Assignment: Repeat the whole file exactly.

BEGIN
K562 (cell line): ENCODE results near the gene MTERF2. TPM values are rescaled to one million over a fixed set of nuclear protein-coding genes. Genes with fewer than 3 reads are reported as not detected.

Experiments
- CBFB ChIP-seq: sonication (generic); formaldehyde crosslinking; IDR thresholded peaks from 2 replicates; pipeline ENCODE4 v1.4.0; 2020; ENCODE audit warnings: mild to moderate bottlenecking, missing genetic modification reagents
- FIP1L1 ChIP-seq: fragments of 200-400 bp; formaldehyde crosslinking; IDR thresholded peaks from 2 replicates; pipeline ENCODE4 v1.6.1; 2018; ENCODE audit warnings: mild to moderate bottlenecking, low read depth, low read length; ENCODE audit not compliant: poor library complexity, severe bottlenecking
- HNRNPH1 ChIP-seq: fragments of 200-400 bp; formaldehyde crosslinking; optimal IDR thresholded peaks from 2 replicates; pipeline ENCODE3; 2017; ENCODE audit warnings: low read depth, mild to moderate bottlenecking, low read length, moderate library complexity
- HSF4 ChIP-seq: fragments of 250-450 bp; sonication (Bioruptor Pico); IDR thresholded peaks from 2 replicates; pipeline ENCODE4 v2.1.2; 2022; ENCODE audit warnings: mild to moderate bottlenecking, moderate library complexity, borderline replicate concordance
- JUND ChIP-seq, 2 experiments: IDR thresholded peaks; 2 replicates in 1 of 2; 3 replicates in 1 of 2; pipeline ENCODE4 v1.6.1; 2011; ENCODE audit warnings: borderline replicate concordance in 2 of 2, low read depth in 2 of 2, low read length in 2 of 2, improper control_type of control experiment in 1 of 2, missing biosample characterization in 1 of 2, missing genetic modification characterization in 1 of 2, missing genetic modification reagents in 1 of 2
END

K562 (cell line): ENCODE results near the gene MTERF2. TPM values are rescaled to one million over a fixed set of nuclear protein-coding genes. Genes with fewer than 3 reads are reported as not detected.

Experiments
- CBFB ChIP-seq: sonication (generic); formaldehyde crosslinking; IDR thresholded peaks from 2 replicates; pipeline ENCODE4 v1.4.0; 2020; ENCODE audit warnings: mild to moderate bottlenecking, missing genetic modification reagents
- FIP1L1 ChIP-seq: fragments of 200-400 bp; formaldehyde crosslinking; IDR thresholded peaks from 2 replicates; pipeline ENCODE4 v1.6.1; 2018; ENCODE audit warnings: mild to moderate bottlenecking, low read depth, low read length; ENCODE audit not compliant: poor library complexity, severe bottlenecking
- HNRNPH1 ChIP-seq: fragments of 200-400 bp; formaldehyde crosslinking; optimal IDR thresholded peaks from 2 replicates; pipeline ENCODE3; 2017; ENCODE audit warnings: low read depth, mild to moderate bottlenecking, low read length, moderate library complexity
- HSF4 ChIP-seq: fragments of 250-450 bp; sonication (Bioruptor Pico); IDR thresholded peaks from 2 replicates; pipeline ENCODE4 v2.1.2; 2022; ENCODE audit warnings: mild to moderate bottlenecking, moderate library complexity, borderline replicate concordance
- JUND ChIP-seq, 2 experiments: IDR thresholded peaks; 2 replicates in 1 of 2; 3 replicates in 1 of 2; pipeline ENCODE4 v1.6.1; 2011; ENCODE audit warnings: borderline replicate concordance in 2 of 2, low read depth in 2 of 2, low read length in 2 of 2, improper control_type of control experiment in 1 of 2, missing biosample characterization in 1 of 2, missing genetic modification characterization in 1 of 2, missing genetic modification reagents in 1 of 2